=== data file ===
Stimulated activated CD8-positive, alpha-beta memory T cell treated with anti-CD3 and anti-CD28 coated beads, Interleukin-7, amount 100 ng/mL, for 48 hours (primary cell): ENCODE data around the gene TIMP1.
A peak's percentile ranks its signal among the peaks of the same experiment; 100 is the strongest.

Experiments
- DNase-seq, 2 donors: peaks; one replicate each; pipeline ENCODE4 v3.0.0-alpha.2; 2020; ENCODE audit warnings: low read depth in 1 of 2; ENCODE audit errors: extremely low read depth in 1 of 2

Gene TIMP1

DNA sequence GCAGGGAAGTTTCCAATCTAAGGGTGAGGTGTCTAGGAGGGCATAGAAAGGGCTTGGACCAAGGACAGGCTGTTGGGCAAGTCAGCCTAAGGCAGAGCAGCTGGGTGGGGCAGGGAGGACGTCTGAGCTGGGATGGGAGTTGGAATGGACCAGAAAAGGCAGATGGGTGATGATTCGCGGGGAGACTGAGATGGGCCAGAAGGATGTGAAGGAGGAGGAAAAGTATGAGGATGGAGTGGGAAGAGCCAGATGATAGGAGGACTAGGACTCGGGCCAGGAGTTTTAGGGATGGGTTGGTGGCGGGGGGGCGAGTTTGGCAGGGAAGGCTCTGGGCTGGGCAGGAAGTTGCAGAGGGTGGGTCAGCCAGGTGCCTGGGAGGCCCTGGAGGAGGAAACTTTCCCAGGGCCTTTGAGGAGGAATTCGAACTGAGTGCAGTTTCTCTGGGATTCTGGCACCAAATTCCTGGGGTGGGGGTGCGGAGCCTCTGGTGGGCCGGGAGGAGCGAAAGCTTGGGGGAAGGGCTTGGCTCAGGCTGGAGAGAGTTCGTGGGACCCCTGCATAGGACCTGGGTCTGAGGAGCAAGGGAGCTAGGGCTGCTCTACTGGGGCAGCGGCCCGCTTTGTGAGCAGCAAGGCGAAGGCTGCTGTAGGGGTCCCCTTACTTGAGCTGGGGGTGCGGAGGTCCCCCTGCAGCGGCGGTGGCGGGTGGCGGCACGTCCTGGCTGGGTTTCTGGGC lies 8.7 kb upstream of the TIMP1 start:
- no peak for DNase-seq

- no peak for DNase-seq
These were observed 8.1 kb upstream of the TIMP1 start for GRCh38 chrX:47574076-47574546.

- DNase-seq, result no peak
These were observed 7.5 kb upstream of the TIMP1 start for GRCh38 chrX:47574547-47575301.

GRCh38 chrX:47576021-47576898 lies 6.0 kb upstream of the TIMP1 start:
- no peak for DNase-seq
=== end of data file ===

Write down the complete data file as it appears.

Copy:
Stimulated activated CD8-positive, alpha-beta memory T cell treated with anti-CD3 and anti-CD28 coated beads, Interleukin-7, amount 100 ng/mL, for 48 hours (primary cell): ENCODE data around the gene TIMP1.
A peak's percentile ranks its signal among the peaks of the same experiment; 100 is the strongest.

Experiments
- DNase-seq, 2 donors: peaks; one replicate each; pipeline ENCODE4 v3.0.0-alpha.2; 2020; ENCODE audit warnings: low read depth in 1 of 2; ENCODE audit errors: extremely low read depth in 1 of 2

Gene TIMP1

DNA sequence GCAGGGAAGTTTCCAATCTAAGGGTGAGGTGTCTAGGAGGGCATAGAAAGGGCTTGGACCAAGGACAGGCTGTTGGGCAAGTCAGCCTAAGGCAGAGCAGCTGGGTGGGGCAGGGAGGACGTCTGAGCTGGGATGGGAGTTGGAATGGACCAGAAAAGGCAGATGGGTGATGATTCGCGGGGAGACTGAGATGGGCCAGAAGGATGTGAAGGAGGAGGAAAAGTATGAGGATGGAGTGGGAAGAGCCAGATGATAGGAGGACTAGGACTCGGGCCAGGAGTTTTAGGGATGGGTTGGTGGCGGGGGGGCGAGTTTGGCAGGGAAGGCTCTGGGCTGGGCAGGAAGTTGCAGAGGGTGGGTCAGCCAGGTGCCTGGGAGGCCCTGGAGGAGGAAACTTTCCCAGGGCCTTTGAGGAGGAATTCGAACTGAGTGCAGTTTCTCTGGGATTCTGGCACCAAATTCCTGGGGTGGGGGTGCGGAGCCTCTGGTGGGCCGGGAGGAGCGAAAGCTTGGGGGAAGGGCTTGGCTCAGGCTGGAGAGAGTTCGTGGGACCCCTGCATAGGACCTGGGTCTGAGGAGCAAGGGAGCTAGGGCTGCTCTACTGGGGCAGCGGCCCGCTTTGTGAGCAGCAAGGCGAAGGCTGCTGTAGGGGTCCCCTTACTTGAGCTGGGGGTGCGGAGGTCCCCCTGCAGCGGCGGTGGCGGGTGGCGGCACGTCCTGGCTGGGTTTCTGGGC lies 8.7 kb upstream of the TIMP1 start:
- no peak for DNase-seq

- no peak for DNase-seq
These were observed 8.1 kb upstream of the TIMP1 start for GRCh38 chrX:47574076-47574546.

- DNase-seq, result no peak
These were observed 7.5 kb upstream of the TIMP1 start for GRCh38 chrX:47574547-47575301.

GRCh38 chrX:47576021-47576898 lies 6.0 kb upstream of the TIMP1 start:
- no peak for DNase-seq